January 29, 2012


Some of the time it was just a laying on of hands, while the storm of pain quieted. A few very gentle moves, inviting the jaw to relax, opening the frontalis, checking in with the skin and muscles of the face, neck, and chest, but very little that most people would think of as “massage.” One of the things experience teaches you is that the amount of pressure – the “depth” of the work needed – varies wildly, not only from person to person but from session to session. It's encouraging when you find you can do much deeper work than you could in earlier sessions. It makes you feel you're making progress. But you also have to be ready to dial it way back, especially when you're dealing with those disquieting immunological syndromes that are so common nowadays: fibromyalgia, IBS, ME/CFS. You have to meet the nervous system where it is. If it's struggling with the sensations of ordinary life, so that the scrape of a cotton sleeve on the arm is an irritation and the fatigue of blinking the eyes is a burden, you're not going to help matters by flooding it with new and unfamiliar input.

But massage does seem to help. I really don't know why: theories come and go, none of them terribly convincing. I have no method, no protocol. I just work to give my full attention to the person I'm touching, to tune in to them physically and emotionally. Once I can feel their breathing in my fingers, I can just follow it. That's one way of conceiving it, anyway. I can enlist various senses. Some people “see energy,” hijacking the brain's visual processing to think about the emotions and sensations they're sharing. I sometimes have faint auditory hallucinations: I'll think I'm hearing sighs or groans or even muttered words. It's my way of registering what's probably mostly tactile information about tissue relaxing or softening. When I first started I sometimes mistook these for real, and said, “what?” – to the puzzlement of my client, who hadn't made a sound. Fortunately I've read enough about perception and neurology to know that this sort of synesthesia is quite common and does not need to be believed in – or dismissed. It's neither second sight nor delusion: it's just another way of processing information.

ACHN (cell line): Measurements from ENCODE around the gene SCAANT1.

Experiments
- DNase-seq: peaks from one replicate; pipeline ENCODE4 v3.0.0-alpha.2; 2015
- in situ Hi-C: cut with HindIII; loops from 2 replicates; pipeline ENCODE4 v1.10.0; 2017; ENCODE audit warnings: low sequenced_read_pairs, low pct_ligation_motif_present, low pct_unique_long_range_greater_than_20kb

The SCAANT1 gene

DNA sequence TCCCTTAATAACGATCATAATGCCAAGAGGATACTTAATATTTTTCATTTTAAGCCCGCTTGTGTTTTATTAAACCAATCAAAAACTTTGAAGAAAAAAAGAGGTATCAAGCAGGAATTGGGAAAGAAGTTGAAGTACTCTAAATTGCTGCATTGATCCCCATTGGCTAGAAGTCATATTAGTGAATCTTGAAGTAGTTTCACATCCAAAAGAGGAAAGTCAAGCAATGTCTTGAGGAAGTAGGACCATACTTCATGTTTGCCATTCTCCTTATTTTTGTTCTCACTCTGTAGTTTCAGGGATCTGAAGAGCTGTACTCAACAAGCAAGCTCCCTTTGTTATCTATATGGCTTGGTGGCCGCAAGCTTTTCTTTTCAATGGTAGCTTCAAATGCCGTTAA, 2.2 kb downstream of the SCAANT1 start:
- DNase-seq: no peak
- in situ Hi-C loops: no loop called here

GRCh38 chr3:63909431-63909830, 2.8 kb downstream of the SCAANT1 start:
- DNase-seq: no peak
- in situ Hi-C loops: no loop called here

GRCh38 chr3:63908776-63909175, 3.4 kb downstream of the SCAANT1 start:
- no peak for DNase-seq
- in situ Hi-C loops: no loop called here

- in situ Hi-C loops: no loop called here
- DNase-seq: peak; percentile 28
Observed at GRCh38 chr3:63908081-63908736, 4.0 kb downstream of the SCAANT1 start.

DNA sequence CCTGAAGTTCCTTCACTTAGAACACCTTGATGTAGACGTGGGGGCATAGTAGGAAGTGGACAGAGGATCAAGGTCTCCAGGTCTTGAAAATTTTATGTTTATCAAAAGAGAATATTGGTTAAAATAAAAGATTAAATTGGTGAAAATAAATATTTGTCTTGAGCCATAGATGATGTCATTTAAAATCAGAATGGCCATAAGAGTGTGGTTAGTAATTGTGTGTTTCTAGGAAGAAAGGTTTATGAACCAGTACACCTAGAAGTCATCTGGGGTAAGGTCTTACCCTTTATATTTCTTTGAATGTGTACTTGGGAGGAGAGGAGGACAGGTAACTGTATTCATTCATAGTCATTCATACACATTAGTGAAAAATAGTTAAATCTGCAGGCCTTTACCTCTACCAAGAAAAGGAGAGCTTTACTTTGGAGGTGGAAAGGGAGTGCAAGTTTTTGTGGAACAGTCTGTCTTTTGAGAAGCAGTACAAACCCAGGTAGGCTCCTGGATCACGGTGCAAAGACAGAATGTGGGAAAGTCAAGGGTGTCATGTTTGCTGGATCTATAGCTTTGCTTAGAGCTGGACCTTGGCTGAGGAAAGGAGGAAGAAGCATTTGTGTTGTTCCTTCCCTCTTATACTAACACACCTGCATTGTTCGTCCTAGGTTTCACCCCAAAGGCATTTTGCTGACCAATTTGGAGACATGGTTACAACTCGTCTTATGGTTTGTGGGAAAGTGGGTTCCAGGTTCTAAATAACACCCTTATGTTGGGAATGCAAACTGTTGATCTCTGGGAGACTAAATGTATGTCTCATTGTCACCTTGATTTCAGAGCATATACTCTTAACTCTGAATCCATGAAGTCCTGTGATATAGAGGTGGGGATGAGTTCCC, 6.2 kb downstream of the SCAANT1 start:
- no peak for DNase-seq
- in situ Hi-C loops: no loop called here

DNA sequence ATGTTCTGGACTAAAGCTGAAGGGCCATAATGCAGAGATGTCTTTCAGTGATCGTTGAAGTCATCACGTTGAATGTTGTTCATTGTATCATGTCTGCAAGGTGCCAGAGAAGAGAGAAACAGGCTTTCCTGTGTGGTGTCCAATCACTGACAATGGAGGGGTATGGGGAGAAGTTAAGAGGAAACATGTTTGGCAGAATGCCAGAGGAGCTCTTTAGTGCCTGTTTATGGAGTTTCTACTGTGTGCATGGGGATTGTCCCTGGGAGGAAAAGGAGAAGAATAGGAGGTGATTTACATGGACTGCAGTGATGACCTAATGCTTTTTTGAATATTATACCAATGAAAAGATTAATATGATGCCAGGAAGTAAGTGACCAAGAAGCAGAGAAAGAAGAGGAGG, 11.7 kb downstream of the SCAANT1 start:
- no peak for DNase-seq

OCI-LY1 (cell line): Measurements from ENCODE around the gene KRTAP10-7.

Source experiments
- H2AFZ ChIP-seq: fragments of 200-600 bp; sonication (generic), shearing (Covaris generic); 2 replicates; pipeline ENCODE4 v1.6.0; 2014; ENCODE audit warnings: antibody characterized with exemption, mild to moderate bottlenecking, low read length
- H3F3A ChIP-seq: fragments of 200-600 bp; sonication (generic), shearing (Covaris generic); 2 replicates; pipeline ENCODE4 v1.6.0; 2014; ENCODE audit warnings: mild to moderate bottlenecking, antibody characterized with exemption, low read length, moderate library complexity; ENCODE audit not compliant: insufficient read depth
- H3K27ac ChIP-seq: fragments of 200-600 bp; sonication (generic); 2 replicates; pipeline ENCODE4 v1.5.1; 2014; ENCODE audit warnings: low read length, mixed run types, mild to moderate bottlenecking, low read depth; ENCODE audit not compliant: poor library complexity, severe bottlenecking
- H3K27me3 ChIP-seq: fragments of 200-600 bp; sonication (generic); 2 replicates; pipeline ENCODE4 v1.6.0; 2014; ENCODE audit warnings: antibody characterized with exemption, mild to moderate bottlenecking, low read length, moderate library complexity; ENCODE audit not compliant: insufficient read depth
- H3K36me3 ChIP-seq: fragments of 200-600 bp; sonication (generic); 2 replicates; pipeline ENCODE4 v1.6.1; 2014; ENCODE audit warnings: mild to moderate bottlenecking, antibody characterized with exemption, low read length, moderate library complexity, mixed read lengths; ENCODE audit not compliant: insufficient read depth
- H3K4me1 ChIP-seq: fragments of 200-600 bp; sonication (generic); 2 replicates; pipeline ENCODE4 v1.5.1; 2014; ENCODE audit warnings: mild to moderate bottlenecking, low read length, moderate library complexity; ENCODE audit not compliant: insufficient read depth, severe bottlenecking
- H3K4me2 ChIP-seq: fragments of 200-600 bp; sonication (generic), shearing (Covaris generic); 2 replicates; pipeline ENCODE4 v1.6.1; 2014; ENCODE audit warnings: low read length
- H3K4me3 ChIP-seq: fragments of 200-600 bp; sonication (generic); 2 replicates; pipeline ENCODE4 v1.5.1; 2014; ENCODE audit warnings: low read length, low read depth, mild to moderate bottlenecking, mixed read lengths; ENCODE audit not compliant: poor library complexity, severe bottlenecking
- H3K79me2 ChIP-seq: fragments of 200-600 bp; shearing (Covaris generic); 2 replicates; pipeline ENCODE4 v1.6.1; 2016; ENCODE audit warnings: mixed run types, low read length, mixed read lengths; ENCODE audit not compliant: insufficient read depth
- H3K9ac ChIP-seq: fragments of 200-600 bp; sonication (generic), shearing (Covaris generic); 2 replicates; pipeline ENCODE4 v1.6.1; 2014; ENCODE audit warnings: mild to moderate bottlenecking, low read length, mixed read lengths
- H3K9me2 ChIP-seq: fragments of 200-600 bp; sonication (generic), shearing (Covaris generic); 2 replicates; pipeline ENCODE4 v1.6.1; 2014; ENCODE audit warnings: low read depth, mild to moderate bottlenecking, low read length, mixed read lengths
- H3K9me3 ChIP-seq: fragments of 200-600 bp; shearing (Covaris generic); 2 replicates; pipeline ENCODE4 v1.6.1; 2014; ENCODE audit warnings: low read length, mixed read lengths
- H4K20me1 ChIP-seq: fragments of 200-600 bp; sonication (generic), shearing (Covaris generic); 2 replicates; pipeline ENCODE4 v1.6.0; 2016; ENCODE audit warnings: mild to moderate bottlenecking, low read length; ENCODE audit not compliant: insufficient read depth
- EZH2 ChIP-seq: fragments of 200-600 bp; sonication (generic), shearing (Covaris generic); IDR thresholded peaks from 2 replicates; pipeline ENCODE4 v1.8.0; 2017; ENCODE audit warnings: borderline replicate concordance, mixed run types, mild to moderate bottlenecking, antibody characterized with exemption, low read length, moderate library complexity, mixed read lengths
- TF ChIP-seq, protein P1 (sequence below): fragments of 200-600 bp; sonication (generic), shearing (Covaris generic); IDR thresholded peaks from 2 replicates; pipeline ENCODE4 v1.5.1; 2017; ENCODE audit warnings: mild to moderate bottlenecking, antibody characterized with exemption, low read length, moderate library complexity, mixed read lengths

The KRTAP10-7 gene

At the end of the session, my client said her headache was gone, the clenching of her eye muscles had released, and that she thought she might really sleep, tonight, for the first time in days. Did I really do anything? I have no idea. Placebo, non-specific effects, meaning-effects, psycho-social effects (a lot of different names, for more or less the same thing, used according to how legitimate you think it is) – that might account for it. Lying quietly in a dimly-lit room for an hour might account for it. Sitting beside her and holding her hand might have had the same effect. It's hard to know whether my own sense of what I'm doing – bringing a disciplined attention to bear – is really responsible for the therapeutic effects I see. But it remains my best guess about it.